Ophelia reached hurricane status Thursday evening and now poses a possible threat to the Sunshine State.
Forecasters are warning that the storm night make a loop out in the Atlantic and head for the Florida coast rather than heading harmlessly out to sea.
At 2 a.m. ET Friday, the center of Ophelia was 80 miles east-northeast of Cape Canaveral, Florida, with maximum sustained winds of 75 mph and higher gusts, making it a minimal Category 1 hurricane, according to the National Hurricane Center. It became the seventh hurricane of the busy 2005 Atlantic season.
Early Friday, forecasters said the storm had drifted northward as expected and would continue drifting to the northeast during the day. Ophelia may have begun to weaken slightly, forecasters said, although some slow strengthening was expected, reports CNN.
According to Guardian, downpours from earlier storms had caused flooding in the county, raising anxiety levels about the effects of more rain.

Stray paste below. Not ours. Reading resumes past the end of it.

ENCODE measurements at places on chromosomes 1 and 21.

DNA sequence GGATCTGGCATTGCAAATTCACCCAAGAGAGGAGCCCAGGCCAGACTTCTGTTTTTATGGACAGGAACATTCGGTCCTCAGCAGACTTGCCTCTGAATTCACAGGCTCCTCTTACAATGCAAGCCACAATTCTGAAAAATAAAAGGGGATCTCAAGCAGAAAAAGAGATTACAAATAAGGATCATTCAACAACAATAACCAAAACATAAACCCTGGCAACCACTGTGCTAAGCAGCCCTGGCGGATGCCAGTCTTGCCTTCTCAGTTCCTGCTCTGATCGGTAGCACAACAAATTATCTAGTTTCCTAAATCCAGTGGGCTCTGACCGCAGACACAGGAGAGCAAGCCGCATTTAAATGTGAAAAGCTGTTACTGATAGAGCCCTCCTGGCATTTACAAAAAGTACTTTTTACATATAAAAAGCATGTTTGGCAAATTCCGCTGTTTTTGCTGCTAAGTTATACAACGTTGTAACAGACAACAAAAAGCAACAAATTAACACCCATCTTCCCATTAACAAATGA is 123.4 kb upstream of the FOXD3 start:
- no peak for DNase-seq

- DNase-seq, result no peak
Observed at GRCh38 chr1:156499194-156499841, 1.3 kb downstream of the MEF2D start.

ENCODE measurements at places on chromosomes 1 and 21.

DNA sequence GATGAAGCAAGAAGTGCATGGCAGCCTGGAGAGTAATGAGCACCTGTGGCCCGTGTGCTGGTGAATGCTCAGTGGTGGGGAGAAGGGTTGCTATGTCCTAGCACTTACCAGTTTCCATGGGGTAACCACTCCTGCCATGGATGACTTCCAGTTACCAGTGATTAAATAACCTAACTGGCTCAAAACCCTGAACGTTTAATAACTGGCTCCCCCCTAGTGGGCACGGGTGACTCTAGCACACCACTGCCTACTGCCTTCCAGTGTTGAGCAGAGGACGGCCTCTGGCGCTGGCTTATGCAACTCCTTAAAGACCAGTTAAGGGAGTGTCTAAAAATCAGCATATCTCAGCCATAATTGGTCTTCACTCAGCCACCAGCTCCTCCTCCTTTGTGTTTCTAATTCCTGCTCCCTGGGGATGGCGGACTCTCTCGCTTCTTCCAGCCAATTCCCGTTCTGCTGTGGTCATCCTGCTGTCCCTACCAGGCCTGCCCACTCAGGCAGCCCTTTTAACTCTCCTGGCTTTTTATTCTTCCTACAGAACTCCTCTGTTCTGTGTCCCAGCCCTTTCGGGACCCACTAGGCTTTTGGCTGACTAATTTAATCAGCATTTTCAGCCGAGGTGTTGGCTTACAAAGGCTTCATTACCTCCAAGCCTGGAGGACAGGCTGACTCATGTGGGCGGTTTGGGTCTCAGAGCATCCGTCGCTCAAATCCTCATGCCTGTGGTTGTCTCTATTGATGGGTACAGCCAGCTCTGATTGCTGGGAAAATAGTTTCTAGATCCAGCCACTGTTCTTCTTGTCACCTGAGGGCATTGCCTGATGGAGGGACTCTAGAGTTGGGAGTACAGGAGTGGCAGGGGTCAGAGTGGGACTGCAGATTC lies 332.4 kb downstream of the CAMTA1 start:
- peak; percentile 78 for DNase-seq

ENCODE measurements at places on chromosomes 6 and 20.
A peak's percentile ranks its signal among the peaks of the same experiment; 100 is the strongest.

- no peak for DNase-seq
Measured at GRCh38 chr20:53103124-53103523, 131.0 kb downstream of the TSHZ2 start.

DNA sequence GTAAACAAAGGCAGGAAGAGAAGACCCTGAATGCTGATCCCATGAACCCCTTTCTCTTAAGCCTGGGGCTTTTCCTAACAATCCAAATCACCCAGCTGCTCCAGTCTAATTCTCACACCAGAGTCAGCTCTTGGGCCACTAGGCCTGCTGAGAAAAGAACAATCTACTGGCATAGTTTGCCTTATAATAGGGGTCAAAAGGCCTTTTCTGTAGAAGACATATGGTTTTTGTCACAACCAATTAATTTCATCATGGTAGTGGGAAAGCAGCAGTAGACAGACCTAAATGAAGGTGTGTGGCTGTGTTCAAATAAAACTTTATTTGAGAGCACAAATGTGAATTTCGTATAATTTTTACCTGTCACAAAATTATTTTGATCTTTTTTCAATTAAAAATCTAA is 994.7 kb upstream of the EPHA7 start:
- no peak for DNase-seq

Volusia County schools were closed Thursday but would reopen Friday.
Ophelia is the 15th named storm of the season. At 2 p.m. EDT, its top sustained winds were 65 mph, but it remained nearly stationary. Forecasters predict it should turn out into the Atlantic over the next few days, but that wasn't a certainty.
A tropical storm warning, meaning winds exceeding 39 mph are possible within 24 hours, was posted for Florida's east coast from Cocoa Beach to Flagler Beach. A tropical storm watch was in effect from Flagler Beach to Fernandina Beach. A tropical storm watch means that tropical storm conditions are possible within the next 36 hours.
Florida has been hit by six hurricanes in the past 13 months.